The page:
Culture

Northwestern’s Newspaper Doesn’t Get Journalism

Former U.S. Attorney General Jeff Sessions speaks about Deputy Attorney General Rod Rosenstein during a farewell ceremony for Rosenstein at the Department of Justice in Washington, D.C., May 9, 2019. (Leah Millis/Reuters)
Were the press to refuse to report on uncomfortable subjects, that would not mean that uncomfortable things would no longer be happening.

The top editors of Northwestern University’s prestigious student newspaper, the Daily Northwestern, recently published an insane editorial apologizing for (wait for it!) covering a Jeff Sessions event on campus.

Why? Well, because some people got offended, of course.

Now, to anyone with even half a brain, a newspaper apologizing because a reporter did some reporting makes about as much sense as a doctor apologizing because he gave someone a diagnosis. It’s hard to believe that this actually happened, but it did. Worse: It happened at Northwestern University, home of the Medill School of Journalism, which is widely considered to be one of the best journalism schools in the country. Many Medill students even work at the publication that issued the apology.

The absurd, almost satirical-sounding editorial begins by stating: “Last week, The Daily was not the paper that Northwestern students deserve.”

“On Nov. 5, former Attorney General Jeff Sessions spoke on campus at a Northwestern University College Republicans event,” the piece continues. “The Daily sent a reporter to cover that talk and another to cover the students protesting his invitation to campus, along with a photographer. We recognize that we contributed to the harm students experienced, and we wanted to apologize for and address the mistakes that we made that night — along with how we plan to move forward.”

The editorial explains that an “area of our reporting that harmed many students was our photo coverage of the event.”

“Some protesters found photos posted to reporters’ Twitter accounts retraumatizing and invasive,” it states. “Those photos have since been taken down.”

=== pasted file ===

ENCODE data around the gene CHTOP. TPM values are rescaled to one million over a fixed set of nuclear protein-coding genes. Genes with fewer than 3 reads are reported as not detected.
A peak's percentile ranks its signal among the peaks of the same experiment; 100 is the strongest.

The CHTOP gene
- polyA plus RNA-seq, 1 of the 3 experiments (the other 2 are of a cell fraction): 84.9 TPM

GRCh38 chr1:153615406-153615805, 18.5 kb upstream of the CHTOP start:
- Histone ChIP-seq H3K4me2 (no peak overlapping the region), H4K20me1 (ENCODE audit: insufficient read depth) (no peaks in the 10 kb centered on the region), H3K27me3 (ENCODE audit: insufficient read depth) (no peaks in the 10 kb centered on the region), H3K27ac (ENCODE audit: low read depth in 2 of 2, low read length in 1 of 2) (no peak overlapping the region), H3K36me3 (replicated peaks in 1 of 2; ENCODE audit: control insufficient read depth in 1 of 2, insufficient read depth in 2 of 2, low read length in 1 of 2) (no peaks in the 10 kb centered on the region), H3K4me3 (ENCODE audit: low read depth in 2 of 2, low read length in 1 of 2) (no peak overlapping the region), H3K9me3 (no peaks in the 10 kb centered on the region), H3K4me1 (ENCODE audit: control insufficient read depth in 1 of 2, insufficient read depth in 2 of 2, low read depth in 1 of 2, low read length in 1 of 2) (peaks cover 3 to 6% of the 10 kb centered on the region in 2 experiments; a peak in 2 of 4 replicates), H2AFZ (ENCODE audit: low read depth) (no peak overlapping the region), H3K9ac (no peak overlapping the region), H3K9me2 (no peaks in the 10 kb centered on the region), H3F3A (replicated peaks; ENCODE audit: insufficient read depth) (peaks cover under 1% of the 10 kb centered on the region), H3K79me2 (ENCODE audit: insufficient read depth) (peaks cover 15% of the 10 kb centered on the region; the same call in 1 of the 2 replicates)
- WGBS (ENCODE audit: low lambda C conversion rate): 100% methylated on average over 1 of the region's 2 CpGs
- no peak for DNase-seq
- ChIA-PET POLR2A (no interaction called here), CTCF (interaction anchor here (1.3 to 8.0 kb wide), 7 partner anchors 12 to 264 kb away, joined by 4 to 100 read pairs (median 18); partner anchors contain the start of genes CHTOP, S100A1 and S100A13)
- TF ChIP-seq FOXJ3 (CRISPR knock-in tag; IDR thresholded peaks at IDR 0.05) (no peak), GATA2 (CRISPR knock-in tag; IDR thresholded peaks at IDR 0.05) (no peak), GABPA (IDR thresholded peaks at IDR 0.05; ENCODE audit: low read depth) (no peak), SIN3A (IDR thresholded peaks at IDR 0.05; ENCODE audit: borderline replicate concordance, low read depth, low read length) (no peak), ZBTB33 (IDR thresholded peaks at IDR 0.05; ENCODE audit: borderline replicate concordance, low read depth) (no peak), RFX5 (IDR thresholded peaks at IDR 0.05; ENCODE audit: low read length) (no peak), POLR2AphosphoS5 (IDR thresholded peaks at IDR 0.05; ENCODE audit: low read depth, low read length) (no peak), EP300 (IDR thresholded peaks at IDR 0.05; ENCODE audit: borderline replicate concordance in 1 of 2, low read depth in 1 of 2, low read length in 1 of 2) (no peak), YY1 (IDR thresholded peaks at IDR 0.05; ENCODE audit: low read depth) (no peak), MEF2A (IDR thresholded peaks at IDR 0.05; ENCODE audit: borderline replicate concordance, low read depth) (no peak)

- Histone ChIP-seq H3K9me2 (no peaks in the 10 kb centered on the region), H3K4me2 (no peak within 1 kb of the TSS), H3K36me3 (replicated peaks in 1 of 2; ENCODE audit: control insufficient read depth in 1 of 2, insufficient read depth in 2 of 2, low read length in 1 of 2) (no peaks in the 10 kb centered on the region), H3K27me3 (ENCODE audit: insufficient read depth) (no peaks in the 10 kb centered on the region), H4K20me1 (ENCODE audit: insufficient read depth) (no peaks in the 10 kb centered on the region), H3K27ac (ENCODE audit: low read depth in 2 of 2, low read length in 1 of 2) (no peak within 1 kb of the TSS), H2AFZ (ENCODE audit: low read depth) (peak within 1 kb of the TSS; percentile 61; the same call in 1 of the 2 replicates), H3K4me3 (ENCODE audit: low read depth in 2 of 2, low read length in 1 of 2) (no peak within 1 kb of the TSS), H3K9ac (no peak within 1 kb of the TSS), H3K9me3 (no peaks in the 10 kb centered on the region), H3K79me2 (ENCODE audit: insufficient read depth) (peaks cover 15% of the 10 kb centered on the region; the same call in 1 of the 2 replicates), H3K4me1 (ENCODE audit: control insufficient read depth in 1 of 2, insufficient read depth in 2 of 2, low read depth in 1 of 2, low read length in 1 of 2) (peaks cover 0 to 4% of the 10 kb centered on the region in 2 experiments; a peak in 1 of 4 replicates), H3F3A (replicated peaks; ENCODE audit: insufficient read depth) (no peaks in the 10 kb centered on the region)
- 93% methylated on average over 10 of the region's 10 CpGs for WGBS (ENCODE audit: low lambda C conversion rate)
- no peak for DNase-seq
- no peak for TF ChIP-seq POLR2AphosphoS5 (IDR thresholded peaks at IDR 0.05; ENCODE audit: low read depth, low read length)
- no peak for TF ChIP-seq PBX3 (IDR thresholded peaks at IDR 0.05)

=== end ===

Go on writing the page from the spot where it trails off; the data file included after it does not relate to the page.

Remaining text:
“While our goal is to document history and spread information, nothing is more important than ensuring that our fellow students feel safe — and in situations like this, that they are benefitting from our coverage rather than being actively harmed by it,” it continues. “We failed to do that last week, and we could not be more sorry.”

The Daily went on to note that it had removed “the name of a protester initially quoted in our article on the protest,” because “some students have also faced threats for being sources in articles published by other outlets.”

The editorial continues with the following:

“Ultimately, The Daily failed to consider our impact in our reporting surrounding Jeff Sessions. We know we hurt students that night, especially those who identify with marginalized groups.”

Now, (as Reason’s Robby Soave also notes), although the editorial makes numerous references to its reporting here having “hurt” students, it did not actually provide an example of even a single student that had been actually harmed in any real way because of its coverage. Soave’s best guess is that some students claimed to find the material in the reporting to be upsetting.

It is hard for me to imagine what kind of world we would live in if professional journalists started taking this kind of approach to their reporting. Don’t report on something if it’s going to upset someone else? I mean, are you f***ing kidding me? A lot of the news that journalists report on could be upsetting to the people who read it — because, unfortunately, many things happen in the world that are upsetting. War, murder, rape: upsetting stuff. Should reporters refuse to cover all of those stories, too? Should every single newspaper in the entire world stick to writing stories about gluten-free bake sales and disabled puppies finding their forever homes? Is that really what the best and the brightest journalism students want to see happen?

It’s painfully stupid, but actually, it’s so much more than that. It’s harmful. See, a press that refused to report on uncomfortable subjects would not actually create a situation where uncomfortable, even terrible, things would no longer be happening. It would simply mean that we would all have wool pulled over our eyes about them. Absolutely no one should be arguing for a system aimed at increasing ignorance. There are cruel, terrible things that happen in this world that are even more traumatizing than the existence of Jeff Sessions. Yes, it can be painful to read about them — but we can never hope to change what we cannot first recognize.

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